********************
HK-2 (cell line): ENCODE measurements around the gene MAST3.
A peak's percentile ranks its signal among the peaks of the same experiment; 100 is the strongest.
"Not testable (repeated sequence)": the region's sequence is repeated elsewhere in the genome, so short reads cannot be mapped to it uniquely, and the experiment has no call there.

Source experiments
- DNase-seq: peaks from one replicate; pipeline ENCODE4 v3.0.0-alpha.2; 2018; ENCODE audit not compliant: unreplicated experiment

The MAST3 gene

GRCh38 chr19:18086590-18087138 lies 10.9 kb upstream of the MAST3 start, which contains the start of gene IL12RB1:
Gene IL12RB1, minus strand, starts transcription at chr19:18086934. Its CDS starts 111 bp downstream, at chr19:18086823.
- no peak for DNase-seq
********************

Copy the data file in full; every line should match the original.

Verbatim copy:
HK-2 (cell line): ENCODE measurements around the gene MAST3.
A peak's percentile ranks its signal among the peaks of the same experiment; 100 is the strongest.
"Not testable (repeated sequence)": the region's sequence is repeated elsewhere in the genome, so short reads cannot be mapped to it uniquely, and the experiment has no call there.

Source experiments
- DNase-seq: peaks from one replicate; pipeline ENCODE4 v3.0.0-alpha.2; 2018; ENCODE audit not compliant: unreplicated experiment

The MAST3 gene

GRCh38 chr19:18086590-18087138 lies 10.9 kb upstream of the MAST3 start, which contains the start of gene IL12RB1:
Gene IL12RB1, minus strand, starts transcription at chr19:18086934. Its CDS starts 111 bp downstream, at chr19:18086823.
- no peak for DNase-seq